[FOUNTAIN]Barbwire: bleak reminder

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[FOUNTAIN]Barbwire: bleak reminder

When the Shunzhi Emperor of the Qing Dynasty pushed out the Ming Dynasty and conquered China, he made a palisade out of willows to define the boundary in Northeast China. The purpose of the fence was to prevent the Han Chinese from moving to Manchuria. The hedge-building project continued to the reign of his son, the Kangxi Emperor.
The hedge was a little taller than an adult and was constructed of woven willows. A trench was dug in front of the hedge to keep people from getting near it. The fence is called the Willow Palisade or the Willow Fortress.
The first palisade linked Shanhaigun and today’s Dandong, and the second palisade continued to traverse Manchuria to Jilin. The Willow Palisade is the largest territorial mark in Manchuria. According to Chinese records, there were 21 gates installed along the palisade, and each gate was guarded by dozens of soldiers.
In the early days of the Qing Dynasty, that wooden fence served its purpose to some extent. However, as time went by, a considerable number of the Han Chinese crossed over the fence. In Joseon, more than a few people frequented the restricted area of the Qing along the palisade and the Yalu River.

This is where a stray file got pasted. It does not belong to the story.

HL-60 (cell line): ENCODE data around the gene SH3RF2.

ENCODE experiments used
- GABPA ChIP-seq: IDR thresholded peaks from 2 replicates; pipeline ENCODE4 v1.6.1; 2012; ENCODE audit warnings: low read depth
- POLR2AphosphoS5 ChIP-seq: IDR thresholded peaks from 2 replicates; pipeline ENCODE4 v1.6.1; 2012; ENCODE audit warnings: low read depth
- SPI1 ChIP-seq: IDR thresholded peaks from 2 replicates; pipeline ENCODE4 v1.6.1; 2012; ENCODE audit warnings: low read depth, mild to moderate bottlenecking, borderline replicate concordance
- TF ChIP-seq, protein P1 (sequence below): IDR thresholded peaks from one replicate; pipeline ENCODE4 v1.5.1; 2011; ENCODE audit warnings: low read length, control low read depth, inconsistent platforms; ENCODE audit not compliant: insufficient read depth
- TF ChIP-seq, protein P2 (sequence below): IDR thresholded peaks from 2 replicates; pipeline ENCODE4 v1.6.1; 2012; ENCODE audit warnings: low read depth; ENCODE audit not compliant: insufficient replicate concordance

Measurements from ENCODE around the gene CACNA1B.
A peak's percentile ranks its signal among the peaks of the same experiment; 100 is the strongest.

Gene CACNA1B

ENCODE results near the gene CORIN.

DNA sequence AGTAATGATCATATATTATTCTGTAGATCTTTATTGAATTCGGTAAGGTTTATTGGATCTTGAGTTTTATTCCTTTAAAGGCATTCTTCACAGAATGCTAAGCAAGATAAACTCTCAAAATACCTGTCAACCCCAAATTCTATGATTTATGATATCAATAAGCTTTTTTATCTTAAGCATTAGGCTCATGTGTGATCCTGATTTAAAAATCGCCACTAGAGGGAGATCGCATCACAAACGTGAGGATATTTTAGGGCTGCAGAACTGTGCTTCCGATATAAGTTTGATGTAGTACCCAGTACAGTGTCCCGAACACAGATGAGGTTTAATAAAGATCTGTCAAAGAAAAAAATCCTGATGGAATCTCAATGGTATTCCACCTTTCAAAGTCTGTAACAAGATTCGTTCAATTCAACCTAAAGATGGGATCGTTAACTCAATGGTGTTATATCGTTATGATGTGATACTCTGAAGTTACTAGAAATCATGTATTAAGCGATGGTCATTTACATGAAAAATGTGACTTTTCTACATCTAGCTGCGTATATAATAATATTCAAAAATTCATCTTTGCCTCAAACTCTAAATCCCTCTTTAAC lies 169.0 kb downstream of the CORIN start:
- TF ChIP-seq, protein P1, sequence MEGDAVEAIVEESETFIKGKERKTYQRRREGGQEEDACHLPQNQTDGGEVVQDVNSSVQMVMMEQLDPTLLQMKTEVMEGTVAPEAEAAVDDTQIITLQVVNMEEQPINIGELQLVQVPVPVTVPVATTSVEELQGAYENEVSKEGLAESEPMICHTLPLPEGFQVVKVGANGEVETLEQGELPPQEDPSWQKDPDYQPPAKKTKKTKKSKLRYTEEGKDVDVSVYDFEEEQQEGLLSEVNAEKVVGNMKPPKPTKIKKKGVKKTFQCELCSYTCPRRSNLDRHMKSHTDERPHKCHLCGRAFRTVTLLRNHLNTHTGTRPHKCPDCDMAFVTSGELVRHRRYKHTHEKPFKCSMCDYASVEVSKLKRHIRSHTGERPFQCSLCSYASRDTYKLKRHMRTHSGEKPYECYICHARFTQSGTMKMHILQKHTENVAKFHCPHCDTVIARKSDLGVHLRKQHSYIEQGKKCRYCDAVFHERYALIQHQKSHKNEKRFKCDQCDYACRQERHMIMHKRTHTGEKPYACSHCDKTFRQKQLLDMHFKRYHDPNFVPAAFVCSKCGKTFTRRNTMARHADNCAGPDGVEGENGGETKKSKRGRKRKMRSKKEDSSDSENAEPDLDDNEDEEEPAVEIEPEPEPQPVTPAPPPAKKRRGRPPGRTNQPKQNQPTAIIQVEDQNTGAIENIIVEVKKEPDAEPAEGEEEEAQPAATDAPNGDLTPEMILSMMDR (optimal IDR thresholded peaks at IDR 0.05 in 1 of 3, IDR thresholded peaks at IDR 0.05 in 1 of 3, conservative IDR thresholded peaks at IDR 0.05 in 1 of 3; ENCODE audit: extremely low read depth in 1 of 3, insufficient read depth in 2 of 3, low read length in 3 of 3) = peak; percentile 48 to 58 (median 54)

In the sense that people could travel relatively easily, the area was considered a frontier district, rather than a border, where people were restricted from crossing and needed proper permission to enter. Therefore, many North Korean defectors have been crossing the Yalu and the Duman Rivers to fill their empty stomachs. In the late 1950s, the failure of the Great Leap Forward of China resulted in a great famine, and many Chinese crossed the rivers into North Korea in search of food.
Lately, 20-kilometer long and 2.5-meter-tall wire entanglements have been put up in the Dandong region. They are unsightly. It is part of the border establishment project Beijing has been promoting in the frontier districts with North Korea in the 2000s. Beijing is pushing away the existing frontier district and building a clear national border. It is presumed that the barbwire entanglement is being built in order to prevent a mass defection of North Koreans in case of emergency. Moreover, it is considered to be a physical boundary in preparation for a possible territorial dispute with the Korean Peninsula regarding the history of Gojoseon and Goguryeo.
Nevertheless, it is rather heartbreaking that the concept of a frontier is fading. We are reminded of the expansionist nationalism of China as well as North Korea’s provocation, which brings political dark clouds over Northeast Asia.

by Yoo Kwang-jong

The writer is the Beijing correspondent of the JoongAng Ilbo.
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